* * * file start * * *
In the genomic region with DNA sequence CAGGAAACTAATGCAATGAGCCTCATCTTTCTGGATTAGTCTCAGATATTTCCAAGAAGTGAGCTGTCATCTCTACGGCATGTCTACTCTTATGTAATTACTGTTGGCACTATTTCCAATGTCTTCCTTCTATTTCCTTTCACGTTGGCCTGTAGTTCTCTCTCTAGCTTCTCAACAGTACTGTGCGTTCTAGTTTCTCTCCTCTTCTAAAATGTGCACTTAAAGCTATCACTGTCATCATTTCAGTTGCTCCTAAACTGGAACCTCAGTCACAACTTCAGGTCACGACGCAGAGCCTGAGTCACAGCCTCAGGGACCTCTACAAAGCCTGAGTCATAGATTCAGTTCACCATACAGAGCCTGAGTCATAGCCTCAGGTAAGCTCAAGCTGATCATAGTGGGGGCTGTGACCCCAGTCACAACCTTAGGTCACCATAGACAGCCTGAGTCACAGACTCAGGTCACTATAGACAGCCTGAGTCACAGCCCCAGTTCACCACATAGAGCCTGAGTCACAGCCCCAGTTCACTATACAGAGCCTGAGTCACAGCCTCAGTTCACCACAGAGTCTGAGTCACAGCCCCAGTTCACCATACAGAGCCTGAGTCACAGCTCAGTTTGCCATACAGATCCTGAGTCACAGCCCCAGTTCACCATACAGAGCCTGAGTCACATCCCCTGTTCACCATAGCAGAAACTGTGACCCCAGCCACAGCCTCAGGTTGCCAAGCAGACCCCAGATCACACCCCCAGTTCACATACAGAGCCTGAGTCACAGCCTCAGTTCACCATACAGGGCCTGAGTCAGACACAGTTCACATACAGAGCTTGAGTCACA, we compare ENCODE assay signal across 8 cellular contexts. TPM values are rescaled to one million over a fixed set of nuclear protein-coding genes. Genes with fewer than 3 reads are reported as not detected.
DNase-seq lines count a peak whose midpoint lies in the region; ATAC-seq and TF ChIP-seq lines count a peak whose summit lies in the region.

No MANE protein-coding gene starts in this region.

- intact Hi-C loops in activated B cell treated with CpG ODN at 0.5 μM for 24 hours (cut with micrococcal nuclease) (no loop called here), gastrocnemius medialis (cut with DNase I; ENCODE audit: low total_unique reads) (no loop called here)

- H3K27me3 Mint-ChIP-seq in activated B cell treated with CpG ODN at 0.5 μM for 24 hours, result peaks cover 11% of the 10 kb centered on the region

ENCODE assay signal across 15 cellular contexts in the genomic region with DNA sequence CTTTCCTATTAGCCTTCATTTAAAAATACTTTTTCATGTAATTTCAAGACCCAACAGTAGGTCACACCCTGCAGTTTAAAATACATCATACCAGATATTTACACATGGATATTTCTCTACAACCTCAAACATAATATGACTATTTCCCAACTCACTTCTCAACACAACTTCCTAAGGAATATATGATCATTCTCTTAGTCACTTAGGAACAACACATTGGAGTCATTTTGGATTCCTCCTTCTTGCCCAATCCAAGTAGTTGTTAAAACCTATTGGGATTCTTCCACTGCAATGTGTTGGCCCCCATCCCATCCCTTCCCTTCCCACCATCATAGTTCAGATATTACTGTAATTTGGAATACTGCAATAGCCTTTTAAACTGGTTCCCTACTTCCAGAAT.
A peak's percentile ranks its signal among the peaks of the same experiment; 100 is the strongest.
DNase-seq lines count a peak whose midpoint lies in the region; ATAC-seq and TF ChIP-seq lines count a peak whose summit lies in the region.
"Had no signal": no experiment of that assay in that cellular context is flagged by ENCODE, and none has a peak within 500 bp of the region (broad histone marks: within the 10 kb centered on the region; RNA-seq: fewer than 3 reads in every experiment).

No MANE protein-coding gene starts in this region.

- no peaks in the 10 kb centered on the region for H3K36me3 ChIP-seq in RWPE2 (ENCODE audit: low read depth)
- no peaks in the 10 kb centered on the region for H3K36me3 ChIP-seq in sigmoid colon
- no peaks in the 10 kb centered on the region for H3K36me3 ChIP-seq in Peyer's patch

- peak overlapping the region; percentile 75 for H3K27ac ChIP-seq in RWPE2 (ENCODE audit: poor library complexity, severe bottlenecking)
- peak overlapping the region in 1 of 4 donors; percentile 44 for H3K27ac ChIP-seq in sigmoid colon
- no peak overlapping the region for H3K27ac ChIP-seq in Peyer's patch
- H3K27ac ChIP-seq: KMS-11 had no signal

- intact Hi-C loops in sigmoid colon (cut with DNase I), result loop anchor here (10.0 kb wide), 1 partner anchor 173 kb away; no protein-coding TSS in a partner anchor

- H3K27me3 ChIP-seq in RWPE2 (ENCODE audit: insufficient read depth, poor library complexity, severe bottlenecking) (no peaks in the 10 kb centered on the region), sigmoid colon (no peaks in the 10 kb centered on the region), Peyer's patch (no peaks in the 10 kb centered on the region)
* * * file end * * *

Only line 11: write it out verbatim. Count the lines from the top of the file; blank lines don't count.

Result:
- no peaks in the 10 kb centered on the region for H3K36me3 ChIP-seq in RWPE2 (ENCODE audit: low read depth)